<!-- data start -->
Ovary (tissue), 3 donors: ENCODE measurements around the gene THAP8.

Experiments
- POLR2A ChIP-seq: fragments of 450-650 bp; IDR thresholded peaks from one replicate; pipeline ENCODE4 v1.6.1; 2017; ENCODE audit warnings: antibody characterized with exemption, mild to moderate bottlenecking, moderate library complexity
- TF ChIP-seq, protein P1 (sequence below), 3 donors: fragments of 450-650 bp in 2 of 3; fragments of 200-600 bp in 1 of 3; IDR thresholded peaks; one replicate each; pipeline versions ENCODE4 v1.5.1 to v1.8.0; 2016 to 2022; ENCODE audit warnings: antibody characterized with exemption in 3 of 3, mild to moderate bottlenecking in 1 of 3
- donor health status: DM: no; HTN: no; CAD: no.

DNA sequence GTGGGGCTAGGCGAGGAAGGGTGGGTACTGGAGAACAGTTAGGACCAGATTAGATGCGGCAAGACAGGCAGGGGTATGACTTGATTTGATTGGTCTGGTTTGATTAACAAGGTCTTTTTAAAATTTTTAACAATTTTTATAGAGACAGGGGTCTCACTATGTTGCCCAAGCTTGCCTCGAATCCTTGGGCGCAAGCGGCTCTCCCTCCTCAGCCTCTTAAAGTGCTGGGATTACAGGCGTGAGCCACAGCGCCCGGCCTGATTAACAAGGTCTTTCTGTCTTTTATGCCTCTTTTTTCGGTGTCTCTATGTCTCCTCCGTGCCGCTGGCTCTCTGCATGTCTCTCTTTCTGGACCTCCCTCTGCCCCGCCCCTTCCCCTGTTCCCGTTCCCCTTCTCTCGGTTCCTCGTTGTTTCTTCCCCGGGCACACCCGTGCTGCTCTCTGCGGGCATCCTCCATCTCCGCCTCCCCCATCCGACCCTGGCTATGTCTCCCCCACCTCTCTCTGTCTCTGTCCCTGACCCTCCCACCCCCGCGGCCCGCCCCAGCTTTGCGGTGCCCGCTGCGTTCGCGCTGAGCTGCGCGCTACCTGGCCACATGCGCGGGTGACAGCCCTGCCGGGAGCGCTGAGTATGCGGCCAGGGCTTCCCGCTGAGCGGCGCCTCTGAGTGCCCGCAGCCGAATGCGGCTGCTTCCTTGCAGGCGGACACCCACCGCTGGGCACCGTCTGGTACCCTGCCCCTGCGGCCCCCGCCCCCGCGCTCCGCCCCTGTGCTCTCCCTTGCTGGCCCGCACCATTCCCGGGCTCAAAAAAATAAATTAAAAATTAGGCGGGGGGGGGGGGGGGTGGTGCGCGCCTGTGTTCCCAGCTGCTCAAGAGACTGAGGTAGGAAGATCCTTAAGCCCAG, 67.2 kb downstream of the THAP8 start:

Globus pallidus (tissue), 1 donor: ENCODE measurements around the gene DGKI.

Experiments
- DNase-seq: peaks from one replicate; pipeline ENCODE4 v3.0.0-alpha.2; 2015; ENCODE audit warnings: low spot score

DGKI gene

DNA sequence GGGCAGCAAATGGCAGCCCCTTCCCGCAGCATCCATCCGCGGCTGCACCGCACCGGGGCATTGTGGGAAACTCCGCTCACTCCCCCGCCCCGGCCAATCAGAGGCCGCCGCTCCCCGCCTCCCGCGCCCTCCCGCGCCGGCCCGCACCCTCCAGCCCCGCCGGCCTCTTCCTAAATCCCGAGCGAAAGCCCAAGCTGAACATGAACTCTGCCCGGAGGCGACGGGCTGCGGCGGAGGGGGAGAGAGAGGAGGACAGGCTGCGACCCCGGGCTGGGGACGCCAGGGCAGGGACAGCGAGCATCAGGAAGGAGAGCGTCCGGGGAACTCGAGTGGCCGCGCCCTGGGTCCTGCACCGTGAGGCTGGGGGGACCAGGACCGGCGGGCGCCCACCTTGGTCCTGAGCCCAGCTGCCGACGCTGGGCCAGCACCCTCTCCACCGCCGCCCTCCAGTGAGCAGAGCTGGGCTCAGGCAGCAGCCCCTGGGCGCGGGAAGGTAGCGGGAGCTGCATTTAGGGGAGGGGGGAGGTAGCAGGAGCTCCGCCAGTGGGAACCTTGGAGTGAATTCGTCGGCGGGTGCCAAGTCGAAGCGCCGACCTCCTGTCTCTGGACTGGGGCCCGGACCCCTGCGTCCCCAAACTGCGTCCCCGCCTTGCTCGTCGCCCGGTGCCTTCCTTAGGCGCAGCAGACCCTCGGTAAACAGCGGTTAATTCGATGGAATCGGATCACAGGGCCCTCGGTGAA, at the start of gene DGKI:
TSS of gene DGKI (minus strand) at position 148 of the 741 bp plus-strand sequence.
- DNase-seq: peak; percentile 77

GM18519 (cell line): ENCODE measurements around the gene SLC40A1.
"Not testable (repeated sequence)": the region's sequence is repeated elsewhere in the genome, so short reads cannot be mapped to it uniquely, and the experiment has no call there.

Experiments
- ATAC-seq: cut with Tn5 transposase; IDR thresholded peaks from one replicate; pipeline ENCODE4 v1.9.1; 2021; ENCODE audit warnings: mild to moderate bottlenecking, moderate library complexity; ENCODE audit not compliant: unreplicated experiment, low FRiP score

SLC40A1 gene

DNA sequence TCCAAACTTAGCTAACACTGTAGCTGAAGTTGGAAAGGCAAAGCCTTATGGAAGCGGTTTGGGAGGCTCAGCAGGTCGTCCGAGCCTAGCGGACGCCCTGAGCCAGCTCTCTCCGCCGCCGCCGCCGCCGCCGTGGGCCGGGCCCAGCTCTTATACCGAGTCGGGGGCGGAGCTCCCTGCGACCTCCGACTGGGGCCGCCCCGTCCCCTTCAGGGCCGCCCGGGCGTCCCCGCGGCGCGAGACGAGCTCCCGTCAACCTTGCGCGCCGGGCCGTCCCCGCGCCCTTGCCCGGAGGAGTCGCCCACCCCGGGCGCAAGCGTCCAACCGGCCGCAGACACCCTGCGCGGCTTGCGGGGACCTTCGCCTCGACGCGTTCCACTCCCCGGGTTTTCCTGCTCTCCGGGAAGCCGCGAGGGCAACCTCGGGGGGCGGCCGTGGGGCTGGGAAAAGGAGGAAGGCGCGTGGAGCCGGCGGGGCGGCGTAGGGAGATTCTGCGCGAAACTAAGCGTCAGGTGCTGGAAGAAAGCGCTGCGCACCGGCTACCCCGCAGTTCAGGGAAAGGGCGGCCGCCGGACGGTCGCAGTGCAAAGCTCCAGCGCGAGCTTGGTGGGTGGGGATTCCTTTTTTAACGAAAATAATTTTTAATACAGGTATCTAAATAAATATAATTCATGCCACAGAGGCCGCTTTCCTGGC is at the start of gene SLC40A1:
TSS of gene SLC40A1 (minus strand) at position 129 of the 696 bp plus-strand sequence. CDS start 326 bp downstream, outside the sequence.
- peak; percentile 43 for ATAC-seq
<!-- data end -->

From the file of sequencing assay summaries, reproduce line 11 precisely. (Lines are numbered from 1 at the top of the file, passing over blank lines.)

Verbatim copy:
DNA sequence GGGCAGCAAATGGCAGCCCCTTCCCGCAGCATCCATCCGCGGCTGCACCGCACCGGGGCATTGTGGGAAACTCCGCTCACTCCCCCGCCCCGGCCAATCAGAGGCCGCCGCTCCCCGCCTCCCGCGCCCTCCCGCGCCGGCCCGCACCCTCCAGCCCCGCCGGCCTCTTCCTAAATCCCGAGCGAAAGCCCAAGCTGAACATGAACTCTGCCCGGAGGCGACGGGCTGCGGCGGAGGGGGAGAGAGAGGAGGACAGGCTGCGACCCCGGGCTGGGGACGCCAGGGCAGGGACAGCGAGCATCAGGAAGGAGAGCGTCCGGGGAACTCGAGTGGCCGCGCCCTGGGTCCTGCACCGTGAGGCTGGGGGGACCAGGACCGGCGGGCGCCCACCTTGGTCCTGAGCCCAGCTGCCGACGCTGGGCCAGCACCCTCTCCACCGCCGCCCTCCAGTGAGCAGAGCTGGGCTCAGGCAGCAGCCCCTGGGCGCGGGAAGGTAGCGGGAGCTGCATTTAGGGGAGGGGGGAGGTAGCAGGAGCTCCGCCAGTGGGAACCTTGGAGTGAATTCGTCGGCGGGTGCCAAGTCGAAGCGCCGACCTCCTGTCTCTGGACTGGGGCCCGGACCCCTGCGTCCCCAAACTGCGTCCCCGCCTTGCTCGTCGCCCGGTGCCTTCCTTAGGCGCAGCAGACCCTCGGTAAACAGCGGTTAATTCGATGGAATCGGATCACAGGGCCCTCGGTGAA, at the start of gene DGKI: